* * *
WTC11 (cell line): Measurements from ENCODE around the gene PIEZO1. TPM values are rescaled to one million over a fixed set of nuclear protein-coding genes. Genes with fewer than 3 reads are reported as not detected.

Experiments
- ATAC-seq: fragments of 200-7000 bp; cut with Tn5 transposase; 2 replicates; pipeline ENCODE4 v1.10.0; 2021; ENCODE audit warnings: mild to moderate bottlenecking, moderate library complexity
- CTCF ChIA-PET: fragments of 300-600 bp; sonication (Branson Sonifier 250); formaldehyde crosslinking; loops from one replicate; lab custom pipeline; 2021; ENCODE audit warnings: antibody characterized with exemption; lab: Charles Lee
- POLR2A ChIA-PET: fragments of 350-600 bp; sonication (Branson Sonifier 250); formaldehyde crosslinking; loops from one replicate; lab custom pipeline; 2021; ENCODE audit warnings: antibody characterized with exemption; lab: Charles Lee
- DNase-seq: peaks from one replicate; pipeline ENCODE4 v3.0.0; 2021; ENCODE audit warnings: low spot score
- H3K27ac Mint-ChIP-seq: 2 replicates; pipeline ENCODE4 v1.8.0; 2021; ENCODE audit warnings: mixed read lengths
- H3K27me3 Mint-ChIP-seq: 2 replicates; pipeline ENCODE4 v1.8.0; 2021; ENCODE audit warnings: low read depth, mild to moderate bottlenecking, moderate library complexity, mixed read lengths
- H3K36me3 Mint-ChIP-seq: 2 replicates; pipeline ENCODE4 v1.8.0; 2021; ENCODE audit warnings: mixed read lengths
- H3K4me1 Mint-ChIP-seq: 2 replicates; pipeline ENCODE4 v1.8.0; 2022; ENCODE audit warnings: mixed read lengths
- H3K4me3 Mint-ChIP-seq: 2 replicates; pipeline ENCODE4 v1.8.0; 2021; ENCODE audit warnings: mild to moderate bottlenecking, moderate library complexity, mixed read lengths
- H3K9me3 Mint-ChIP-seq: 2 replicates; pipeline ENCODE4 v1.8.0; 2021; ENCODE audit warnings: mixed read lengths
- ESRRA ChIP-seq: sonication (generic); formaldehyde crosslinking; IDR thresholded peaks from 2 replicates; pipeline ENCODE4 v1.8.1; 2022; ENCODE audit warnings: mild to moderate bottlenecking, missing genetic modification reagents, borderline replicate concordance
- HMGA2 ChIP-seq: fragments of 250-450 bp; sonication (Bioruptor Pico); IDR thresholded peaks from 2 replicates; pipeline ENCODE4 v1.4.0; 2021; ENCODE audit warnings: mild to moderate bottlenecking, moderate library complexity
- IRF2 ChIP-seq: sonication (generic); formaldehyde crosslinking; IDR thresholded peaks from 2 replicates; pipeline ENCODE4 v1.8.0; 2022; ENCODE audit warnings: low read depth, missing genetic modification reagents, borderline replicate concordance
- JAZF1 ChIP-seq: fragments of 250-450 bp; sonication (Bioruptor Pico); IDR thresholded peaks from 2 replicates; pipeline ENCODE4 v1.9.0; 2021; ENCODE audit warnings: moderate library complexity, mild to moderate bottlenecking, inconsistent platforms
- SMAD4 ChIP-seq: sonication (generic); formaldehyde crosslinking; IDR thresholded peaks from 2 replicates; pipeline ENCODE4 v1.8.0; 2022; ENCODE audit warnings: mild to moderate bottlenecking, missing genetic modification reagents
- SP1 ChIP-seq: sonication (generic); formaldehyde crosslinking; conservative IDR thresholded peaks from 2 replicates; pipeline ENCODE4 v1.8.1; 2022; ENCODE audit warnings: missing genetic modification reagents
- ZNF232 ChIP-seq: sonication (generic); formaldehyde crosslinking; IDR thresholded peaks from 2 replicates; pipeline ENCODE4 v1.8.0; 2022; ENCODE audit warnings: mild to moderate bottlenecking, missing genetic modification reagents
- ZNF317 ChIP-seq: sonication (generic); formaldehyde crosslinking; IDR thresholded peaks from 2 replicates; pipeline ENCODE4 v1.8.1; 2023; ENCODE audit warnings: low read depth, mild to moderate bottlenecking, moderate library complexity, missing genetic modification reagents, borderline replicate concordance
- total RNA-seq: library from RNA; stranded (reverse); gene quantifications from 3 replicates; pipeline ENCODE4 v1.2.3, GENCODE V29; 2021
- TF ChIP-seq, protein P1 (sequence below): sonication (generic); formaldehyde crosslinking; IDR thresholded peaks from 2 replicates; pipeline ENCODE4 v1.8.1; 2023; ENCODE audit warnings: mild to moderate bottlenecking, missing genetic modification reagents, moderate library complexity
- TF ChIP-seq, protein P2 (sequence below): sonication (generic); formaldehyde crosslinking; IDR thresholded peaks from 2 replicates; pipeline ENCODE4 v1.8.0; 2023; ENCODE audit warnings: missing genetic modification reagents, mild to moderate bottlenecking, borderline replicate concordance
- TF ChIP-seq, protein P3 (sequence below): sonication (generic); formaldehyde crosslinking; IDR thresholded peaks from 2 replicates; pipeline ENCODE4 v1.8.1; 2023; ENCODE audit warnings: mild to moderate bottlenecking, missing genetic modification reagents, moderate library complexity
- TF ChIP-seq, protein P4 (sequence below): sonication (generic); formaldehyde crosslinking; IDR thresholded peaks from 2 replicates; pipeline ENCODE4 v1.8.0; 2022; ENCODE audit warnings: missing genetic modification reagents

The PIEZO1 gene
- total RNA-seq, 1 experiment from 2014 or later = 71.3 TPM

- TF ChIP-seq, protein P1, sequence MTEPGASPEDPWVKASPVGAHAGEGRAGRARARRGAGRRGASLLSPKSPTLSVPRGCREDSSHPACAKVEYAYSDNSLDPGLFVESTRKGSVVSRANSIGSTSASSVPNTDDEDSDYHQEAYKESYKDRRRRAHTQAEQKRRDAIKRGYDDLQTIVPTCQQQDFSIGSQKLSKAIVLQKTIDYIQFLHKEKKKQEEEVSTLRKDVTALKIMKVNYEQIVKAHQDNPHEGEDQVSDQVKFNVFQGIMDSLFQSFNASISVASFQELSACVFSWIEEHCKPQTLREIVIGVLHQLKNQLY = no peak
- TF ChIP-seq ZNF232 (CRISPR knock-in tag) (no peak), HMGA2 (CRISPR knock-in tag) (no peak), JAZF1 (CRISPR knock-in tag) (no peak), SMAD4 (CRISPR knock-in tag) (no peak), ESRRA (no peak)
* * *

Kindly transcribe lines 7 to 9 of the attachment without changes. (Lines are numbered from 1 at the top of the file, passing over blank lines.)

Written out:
- H3K27ac Mint-ChIP-seq: 2 replicates; pipeline ENCODE4 v1.8.0; 2021; ENCODE audit warnings: mixed read lengths
- H3K27me3 Mint-ChIP-seq: 2 replicates; pipeline ENCODE4 v1.8.0; 2021; ENCODE audit warnings: low read depth, mild to moderate bottlenecking, moderate library complexity, mixed read lengths
- H3K36me3 Mint-ChIP-seq: 2 replicates; pipeline ENCODE4 v1.8.0; 2021; ENCODE audit warnings: mixed read lengths